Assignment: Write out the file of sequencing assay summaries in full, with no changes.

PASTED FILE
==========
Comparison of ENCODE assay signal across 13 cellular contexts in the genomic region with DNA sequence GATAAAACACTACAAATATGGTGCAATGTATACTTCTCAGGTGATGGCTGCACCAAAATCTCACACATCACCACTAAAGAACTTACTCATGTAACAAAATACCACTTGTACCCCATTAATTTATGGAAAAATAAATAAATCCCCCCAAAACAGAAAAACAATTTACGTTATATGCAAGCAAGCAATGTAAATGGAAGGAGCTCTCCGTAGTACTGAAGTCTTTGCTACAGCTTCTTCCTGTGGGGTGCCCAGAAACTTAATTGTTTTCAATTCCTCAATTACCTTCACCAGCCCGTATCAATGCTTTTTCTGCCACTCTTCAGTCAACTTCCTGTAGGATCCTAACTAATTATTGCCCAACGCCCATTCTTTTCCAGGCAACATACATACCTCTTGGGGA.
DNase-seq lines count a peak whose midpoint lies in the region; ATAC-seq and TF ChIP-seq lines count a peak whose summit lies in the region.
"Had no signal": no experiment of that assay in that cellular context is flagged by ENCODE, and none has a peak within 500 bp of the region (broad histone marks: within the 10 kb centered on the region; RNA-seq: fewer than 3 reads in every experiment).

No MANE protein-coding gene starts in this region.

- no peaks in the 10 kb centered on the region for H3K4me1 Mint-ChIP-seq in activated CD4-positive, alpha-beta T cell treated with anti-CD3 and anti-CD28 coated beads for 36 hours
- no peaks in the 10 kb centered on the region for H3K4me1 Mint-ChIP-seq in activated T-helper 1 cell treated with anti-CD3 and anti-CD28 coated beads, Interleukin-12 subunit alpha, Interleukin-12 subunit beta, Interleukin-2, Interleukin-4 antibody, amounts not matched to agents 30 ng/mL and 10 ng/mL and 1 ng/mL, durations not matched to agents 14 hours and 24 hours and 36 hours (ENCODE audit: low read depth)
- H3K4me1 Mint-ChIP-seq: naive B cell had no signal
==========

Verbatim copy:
Comparison of ENCODE assay signal across 13 cellular contexts in the genomic region with DNA sequence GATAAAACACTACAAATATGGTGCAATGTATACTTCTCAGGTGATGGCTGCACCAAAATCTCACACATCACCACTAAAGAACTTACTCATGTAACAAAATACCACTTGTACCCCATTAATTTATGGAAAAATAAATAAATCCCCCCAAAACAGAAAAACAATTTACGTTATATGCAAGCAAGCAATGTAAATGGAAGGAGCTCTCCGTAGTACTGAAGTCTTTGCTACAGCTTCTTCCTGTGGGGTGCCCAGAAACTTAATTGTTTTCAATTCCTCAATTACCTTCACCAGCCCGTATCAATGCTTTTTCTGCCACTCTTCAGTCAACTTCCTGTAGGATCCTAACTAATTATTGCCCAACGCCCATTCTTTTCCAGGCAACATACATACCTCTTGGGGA.
DNase-seq lines count a peak whose midpoint lies in the region; ATAC-seq and TF ChIP-seq lines count a peak whose summit lies in the region.
"Had no signal": no experiment of that assay in that cellular context is flagged by ENCODE, and none has a peak within 500 bp of the region (broad histone marks: within the 10 kb centered on the region; RNA-seq: fewer than 3 reads in every experiment).

No MANE protein-coding gene starts in this region.

- no peaks in the 10 kb centered on the region for H3K4me1 Mint-ChIP-seq in activated CD4-positive, alpha-beta T cell treated with anti-CD3 and anti-CD28 coated beads for 36 hours
- no peaks in the 10 kb centered on the region for H3K4me1 Mint-ChIP-seq in activated T-helper 1 cell treated with anti-CD3 and anti-CD28 coated beads, Interleukin-12 subunit alpha, Interleukin-12 subunit beta, Interleukin-2, Interleukin-4 antibody, amounts not matched to agents 30 ng/mL and 10 ng/mL and 1 ng/mL, durations not matched to agents 14 hours and 24 hours and 36 hours (ENCODE audit: low read depth)
- H3K4me1 Mint-ChIP-seq: naive B cell had no signal